A Nokia Shield For The Arduino

The Nokia 3100 is a classic in the circles we frequent. The LCD in this phone is a very cheap and very common display, and it was one of the most popular phones since the phone from Bell, making it a very popular source of cool components.

Now everything is an Internet of Thing, and cellular data for microcontroller projects is all the rage. [Charles] thought it would be interesting to use the famous Nokia 3100 to transmit and receive data. After battling with some weird connectors, he succeeded.

The Nokia 3100 doesn’t have a USB connector, as this phone was made before the EU saved us from a menagerie of cell phone chargers. Instead, this phone has a Nokia Pop-Port, a complex connector that still has TX and RX pins running at 115,200 bit/s 8N1. By fitting a USB socket onto a prototyping board, adding a few level shifters, and connecting the pins in the right order, [Charles] was able to get his Arduino talking to an old Nokia Brick.

[Charles] isn’t quite at the level of sending SMS from his confabulation, and even following a tutorial from [Ilias Giechaskiel] didn’t work. [Charles] is looking for help here, and if you have any suggestions, your input would be appreciated.

There is a problem with using a Nokia 3100 as a cheap Arduino cellular shield: it’s only 2G, and sometime soon those cell towers will be shut down. For now, though, it works, and once those 2G towers are shut down, there are plenty of options with cheap, early Android and iOS phones.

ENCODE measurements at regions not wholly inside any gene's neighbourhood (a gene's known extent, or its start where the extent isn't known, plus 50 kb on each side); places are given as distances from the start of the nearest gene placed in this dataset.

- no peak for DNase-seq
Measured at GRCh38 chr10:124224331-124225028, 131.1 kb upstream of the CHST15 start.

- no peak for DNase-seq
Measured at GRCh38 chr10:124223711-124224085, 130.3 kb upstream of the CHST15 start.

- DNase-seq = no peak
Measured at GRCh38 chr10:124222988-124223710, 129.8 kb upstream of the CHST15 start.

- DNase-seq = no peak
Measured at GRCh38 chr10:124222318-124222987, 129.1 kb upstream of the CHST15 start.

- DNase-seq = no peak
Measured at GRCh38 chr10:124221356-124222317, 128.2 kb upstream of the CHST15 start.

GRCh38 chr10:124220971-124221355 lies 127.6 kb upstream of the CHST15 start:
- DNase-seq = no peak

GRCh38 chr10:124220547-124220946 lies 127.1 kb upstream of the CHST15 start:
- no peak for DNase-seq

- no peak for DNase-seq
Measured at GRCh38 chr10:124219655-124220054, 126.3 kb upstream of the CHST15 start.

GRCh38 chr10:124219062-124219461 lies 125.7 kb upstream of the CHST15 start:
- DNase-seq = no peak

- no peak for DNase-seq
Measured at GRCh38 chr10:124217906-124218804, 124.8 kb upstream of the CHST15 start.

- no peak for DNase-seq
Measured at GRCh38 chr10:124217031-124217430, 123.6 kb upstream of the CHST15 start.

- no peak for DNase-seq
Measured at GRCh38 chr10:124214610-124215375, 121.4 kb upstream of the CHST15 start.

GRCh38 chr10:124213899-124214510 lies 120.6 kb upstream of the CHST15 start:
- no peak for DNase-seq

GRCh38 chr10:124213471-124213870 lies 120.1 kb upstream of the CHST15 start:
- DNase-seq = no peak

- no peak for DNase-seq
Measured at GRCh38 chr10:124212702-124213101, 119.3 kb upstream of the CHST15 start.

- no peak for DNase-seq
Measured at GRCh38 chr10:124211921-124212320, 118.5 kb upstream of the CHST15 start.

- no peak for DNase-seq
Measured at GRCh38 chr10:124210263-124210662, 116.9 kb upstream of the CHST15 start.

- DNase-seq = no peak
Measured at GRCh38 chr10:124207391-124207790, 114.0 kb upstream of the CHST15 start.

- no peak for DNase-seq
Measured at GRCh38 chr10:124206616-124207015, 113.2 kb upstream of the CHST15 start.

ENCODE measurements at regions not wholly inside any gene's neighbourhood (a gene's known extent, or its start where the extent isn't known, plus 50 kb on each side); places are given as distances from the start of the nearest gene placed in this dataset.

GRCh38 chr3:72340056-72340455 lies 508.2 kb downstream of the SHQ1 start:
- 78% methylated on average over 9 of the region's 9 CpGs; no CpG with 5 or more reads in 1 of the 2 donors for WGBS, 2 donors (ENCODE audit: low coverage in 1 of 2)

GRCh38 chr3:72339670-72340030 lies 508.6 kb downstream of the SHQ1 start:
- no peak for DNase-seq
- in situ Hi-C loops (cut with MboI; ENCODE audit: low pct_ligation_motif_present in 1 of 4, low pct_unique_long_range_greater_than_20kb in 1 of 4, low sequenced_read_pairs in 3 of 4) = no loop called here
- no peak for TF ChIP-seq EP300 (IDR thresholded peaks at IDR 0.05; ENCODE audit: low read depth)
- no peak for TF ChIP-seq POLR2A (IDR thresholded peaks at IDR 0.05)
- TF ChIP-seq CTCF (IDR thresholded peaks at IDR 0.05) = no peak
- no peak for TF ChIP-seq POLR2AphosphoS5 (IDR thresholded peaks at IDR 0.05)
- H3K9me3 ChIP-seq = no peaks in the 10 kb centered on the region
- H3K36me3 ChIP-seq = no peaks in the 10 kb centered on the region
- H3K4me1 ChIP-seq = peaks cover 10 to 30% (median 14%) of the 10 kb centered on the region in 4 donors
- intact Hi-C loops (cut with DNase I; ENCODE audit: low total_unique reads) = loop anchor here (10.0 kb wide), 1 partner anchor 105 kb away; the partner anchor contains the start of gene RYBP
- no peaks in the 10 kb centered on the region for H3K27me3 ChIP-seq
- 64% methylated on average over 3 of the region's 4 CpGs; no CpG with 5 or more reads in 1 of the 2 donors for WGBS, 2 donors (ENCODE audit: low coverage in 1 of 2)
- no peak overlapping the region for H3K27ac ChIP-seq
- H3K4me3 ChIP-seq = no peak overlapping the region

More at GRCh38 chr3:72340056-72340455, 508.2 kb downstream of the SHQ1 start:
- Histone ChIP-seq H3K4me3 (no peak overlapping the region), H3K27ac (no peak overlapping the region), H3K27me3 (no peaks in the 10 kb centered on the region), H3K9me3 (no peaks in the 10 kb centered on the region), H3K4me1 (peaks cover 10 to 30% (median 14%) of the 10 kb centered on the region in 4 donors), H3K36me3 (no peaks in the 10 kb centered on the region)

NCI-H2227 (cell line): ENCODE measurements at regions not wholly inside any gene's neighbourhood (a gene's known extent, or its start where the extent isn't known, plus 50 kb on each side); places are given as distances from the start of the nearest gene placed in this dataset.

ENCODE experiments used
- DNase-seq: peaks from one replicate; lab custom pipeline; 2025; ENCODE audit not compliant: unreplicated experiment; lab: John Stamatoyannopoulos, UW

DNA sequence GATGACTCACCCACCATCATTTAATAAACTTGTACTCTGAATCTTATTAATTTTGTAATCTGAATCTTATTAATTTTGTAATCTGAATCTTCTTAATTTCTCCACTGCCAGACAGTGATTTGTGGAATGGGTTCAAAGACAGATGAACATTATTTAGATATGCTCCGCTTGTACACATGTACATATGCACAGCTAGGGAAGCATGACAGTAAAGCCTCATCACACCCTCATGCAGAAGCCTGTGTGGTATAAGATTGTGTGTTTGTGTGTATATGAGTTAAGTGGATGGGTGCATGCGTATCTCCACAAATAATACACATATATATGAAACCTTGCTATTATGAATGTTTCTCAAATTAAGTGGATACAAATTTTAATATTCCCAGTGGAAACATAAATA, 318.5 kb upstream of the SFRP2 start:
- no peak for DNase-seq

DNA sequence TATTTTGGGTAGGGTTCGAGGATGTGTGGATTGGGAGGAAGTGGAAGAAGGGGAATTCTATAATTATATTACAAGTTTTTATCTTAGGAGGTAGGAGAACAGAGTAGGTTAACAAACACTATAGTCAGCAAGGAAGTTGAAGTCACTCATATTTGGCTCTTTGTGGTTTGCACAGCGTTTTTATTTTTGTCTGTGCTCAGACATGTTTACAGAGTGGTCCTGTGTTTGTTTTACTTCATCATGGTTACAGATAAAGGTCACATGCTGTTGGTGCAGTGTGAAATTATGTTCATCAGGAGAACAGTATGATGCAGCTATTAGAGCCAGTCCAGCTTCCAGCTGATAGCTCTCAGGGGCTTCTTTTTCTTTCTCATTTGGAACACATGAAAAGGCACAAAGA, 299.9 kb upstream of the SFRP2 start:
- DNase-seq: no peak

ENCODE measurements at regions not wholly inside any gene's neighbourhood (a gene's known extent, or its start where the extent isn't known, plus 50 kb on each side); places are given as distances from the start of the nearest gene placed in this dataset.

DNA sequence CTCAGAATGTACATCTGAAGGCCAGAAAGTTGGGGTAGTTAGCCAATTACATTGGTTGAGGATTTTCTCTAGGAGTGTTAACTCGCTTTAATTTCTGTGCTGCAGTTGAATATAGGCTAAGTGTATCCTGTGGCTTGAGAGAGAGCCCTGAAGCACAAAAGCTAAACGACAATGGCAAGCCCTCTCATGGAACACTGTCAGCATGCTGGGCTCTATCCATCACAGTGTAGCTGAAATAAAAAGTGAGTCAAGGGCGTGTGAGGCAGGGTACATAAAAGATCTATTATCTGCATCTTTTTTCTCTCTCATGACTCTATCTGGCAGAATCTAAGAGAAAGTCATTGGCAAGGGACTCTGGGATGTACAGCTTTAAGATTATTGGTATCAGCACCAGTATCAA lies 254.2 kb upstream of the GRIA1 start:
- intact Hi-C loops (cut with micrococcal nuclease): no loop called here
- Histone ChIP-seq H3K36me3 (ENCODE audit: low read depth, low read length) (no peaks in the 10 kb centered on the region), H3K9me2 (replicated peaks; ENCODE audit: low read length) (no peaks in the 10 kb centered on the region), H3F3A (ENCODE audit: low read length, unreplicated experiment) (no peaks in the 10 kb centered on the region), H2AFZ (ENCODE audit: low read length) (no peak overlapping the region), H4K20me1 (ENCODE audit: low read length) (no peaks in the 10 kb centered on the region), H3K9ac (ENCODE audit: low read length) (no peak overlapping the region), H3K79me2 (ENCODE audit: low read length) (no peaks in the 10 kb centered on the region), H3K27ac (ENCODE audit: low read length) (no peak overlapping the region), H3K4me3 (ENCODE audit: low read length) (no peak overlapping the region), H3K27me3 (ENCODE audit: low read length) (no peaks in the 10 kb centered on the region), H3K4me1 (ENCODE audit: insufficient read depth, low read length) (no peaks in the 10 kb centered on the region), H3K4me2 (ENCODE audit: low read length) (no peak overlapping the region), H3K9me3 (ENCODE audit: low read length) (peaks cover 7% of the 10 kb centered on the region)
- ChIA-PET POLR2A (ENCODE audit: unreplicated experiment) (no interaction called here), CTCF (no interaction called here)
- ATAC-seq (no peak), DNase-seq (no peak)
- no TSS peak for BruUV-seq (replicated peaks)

17 thoughts on “A Nokia Shield For The Arduino

  1. I really don’t think 2G networks will be shut down in nearest future. There is plenty of M2M devices using 2G only modules. Most of commercially available modules (such as famous SIM900) do not support 3G connectivity. And now, in SDR era it is quite easy to build universal radio circuit. I think 2G is here to stay. :)

  2. Had a similar project done long time ago where I hooked N82 over USB. Those were available for like 20EUR with GPS and 3G. Unfortunately all I have screenshot image https://www.dropbox.com/s/6jgy4wwte3s5548/Scr000021.jpg?dl=0. Since the goal was proof of concept I only got LED on/off functionality done (switchable from the phone), counting and displaying arduino button clicks on the phone and constantly monitoring temperature. The temperature in the image is correct, its damn hot in malaysia just in case you are wondering :)))

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